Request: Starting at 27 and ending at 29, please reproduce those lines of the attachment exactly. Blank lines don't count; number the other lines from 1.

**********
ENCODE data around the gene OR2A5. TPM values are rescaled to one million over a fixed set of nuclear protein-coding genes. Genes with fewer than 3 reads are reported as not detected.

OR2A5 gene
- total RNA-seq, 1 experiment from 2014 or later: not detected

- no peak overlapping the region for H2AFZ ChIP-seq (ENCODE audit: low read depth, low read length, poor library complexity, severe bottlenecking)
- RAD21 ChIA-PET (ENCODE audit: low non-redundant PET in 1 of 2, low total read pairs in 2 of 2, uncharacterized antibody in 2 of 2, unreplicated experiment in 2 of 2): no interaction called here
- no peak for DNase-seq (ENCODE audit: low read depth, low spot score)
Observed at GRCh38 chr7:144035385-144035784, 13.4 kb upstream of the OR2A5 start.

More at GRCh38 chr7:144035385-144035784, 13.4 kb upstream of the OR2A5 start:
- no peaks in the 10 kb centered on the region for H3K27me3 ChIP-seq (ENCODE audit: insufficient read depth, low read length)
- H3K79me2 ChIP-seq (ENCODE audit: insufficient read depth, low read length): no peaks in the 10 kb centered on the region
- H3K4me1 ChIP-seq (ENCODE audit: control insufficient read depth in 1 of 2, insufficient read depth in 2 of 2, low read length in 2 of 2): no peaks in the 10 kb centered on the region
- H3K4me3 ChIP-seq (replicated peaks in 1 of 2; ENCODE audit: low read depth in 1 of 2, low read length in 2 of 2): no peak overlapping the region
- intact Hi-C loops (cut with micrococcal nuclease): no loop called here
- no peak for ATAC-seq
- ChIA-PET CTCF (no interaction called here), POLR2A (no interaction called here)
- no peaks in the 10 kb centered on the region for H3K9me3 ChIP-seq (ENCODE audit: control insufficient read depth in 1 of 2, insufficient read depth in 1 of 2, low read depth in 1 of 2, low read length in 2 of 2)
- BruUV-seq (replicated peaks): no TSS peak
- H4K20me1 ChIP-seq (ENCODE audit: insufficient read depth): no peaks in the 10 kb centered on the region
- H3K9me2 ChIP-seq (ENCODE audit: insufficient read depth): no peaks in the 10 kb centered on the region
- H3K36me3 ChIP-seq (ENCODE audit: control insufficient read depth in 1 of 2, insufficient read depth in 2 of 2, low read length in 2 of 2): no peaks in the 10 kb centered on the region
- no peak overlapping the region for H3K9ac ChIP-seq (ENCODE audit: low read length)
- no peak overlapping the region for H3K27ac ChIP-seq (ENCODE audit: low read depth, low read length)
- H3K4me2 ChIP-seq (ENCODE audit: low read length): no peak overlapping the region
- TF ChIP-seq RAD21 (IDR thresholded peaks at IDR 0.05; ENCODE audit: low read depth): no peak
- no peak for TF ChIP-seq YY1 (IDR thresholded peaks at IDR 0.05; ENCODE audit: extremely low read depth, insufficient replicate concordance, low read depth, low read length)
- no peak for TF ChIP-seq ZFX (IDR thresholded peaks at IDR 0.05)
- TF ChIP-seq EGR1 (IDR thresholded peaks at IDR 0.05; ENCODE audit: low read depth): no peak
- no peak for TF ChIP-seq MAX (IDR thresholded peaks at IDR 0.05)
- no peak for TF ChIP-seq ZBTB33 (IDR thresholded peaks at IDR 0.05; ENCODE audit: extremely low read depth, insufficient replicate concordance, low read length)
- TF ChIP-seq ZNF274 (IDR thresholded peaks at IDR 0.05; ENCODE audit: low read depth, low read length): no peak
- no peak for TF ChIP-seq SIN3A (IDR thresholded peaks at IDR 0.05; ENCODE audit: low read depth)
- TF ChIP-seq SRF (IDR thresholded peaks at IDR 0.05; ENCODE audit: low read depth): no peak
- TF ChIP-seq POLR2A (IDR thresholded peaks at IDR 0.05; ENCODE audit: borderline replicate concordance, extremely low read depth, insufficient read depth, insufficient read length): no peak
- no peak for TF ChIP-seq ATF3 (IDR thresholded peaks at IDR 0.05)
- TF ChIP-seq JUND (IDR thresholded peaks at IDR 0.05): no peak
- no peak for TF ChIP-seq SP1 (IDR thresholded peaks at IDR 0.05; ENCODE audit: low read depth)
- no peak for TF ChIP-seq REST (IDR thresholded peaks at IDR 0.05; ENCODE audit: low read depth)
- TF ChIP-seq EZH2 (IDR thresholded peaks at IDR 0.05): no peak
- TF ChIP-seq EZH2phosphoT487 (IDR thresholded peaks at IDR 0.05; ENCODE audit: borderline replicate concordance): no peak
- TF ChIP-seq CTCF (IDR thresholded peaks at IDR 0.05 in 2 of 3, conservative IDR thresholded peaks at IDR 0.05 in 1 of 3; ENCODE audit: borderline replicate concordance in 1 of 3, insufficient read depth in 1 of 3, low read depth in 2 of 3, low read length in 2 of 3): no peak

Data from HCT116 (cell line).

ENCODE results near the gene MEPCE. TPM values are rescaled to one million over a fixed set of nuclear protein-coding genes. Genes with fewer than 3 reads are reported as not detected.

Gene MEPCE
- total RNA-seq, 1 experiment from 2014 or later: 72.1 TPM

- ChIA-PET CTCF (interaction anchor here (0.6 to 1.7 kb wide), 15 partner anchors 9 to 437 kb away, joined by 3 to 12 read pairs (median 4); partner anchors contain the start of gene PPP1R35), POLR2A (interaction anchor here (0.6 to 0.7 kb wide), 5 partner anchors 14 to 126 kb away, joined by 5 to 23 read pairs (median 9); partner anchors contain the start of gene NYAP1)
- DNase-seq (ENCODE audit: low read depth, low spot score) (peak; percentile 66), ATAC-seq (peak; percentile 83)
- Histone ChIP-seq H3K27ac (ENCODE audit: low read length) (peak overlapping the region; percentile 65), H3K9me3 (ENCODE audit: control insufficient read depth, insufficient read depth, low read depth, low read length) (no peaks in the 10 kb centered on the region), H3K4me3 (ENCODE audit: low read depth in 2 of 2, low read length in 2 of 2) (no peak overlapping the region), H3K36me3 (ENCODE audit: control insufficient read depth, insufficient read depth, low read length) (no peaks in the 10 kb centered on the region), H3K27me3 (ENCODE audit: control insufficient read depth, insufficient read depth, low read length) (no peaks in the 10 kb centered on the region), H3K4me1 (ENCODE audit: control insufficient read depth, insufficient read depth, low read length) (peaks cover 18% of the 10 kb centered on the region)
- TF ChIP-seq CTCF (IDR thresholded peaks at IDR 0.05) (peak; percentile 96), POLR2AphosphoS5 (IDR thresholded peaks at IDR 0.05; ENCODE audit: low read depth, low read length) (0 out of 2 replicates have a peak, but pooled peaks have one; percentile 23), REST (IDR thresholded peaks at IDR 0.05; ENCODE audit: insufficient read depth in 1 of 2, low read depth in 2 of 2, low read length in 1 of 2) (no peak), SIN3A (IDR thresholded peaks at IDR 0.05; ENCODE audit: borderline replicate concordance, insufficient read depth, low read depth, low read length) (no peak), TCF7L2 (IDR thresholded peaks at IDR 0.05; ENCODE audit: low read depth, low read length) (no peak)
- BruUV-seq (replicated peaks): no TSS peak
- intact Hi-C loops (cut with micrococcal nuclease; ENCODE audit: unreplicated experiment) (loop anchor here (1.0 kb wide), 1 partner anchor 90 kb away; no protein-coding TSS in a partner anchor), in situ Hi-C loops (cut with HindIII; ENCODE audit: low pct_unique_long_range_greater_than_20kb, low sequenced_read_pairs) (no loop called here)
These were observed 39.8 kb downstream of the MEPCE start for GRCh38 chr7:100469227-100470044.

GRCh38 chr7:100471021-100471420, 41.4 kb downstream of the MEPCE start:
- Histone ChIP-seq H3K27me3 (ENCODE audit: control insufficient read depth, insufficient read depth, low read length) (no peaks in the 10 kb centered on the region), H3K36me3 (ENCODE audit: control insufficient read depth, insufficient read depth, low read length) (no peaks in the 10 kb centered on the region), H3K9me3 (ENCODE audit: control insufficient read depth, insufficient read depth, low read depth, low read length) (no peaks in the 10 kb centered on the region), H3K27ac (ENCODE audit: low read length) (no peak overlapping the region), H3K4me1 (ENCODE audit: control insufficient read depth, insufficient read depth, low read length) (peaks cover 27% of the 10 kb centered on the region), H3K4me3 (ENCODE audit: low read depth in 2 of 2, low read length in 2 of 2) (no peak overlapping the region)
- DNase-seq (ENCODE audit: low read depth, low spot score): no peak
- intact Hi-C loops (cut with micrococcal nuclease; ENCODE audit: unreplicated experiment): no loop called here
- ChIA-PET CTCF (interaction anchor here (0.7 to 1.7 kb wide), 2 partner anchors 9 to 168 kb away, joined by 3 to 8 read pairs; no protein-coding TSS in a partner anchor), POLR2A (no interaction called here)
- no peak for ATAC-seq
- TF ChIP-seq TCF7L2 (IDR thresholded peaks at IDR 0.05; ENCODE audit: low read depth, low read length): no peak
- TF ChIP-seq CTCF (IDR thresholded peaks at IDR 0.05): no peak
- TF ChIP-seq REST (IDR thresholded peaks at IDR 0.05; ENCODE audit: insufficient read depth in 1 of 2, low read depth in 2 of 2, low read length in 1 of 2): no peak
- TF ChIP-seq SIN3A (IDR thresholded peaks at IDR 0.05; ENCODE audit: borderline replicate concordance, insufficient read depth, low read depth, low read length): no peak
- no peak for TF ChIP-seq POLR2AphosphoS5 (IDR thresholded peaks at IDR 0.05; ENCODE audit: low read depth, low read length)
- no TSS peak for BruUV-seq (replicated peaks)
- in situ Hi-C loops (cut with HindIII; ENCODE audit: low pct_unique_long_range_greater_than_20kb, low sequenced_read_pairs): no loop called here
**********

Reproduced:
- TF ChIP-seq EGR1 (IDR thresholded peaks at IDR 0.05; ENCODE audit: low read depth): no peak
- no peak for TF ChIP-seq MAX (IDR thresholded peaks at IDR 0.05)
- no peak for TF ChIP-seq ZBTB33 (IDR thresholded peaks at IDR 0.05; ENCODE audit: extremely low read depth, insufficient replicate concordance, low read length)